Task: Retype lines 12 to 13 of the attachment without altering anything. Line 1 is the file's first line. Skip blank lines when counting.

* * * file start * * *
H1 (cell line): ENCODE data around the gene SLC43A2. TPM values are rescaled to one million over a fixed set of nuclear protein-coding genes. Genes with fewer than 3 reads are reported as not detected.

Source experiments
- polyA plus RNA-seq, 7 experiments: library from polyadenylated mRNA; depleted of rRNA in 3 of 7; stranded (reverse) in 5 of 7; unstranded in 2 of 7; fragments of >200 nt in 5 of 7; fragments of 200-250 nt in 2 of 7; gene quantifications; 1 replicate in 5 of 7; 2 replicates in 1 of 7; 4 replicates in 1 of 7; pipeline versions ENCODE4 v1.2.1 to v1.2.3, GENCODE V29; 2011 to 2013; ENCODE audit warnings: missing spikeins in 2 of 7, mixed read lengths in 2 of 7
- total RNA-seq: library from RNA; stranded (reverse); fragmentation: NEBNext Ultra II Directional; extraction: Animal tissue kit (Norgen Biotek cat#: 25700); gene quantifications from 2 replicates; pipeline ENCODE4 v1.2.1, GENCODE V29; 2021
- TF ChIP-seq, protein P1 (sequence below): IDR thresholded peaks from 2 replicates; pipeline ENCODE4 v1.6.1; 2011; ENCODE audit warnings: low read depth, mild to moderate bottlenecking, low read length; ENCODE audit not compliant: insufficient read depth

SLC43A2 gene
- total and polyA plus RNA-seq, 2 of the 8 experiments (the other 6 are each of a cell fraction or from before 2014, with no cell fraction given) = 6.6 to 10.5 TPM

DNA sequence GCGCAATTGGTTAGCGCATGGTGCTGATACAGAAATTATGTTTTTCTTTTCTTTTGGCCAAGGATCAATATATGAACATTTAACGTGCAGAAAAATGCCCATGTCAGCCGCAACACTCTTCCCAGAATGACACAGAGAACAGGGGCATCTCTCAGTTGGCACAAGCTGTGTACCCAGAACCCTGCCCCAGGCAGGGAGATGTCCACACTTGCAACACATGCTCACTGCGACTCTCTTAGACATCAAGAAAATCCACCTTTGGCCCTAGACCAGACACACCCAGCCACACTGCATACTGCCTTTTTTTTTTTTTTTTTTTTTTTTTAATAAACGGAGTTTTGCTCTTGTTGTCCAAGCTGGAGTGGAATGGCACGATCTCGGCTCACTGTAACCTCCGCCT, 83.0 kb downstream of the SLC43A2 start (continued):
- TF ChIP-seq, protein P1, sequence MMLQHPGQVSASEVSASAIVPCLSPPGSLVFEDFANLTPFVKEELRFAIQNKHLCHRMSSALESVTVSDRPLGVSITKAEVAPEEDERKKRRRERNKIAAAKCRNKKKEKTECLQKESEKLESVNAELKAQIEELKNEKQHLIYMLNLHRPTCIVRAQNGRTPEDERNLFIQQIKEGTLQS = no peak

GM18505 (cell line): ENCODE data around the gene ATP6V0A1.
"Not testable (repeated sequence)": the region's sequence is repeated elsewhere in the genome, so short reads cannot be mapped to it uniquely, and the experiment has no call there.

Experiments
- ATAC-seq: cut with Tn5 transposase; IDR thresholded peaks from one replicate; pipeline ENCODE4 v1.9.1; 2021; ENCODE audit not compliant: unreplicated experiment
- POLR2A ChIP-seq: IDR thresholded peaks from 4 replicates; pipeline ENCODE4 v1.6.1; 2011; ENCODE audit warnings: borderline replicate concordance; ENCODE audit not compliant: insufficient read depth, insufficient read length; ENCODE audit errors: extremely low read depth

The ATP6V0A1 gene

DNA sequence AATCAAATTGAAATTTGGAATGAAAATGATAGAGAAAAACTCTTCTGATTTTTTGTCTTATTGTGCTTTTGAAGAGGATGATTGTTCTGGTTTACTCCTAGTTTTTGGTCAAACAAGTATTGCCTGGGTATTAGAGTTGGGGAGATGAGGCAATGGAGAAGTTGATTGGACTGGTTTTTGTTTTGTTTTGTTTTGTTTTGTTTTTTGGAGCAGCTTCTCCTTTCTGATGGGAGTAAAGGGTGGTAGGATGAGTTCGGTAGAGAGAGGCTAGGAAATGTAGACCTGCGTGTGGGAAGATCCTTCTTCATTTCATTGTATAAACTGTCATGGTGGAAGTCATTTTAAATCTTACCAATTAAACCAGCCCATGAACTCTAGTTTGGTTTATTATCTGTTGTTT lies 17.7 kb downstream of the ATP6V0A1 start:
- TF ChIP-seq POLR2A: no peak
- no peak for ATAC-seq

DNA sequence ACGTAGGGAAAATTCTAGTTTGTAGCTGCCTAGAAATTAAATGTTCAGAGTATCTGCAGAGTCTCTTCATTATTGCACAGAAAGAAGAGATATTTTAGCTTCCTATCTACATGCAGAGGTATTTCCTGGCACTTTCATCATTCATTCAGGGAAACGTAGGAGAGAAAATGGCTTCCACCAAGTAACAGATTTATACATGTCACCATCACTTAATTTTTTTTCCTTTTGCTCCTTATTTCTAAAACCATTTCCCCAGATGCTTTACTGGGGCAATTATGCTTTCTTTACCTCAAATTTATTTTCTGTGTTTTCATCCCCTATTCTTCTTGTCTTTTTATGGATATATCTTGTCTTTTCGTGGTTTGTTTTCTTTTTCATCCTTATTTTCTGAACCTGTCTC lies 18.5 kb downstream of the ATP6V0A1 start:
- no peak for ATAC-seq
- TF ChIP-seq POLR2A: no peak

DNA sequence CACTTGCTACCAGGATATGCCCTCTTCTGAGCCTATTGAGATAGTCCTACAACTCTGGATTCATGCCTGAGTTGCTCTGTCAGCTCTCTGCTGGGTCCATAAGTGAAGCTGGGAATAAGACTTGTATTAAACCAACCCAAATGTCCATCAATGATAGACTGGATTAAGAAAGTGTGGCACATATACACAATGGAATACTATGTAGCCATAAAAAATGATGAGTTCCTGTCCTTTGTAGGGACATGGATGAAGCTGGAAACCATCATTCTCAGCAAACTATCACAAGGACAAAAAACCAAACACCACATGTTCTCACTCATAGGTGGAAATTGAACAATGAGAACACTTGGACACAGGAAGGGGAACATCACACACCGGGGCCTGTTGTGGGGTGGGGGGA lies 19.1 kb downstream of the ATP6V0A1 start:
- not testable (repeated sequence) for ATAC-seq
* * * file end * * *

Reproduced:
Experiments
- ATAC-seq: cut with Tn5 transposase; IDR thresholded peaks from one replicate; pipeline ENCODE4 v1.9.1; 2021; ENCODE audit not compliant: unreplicated experiment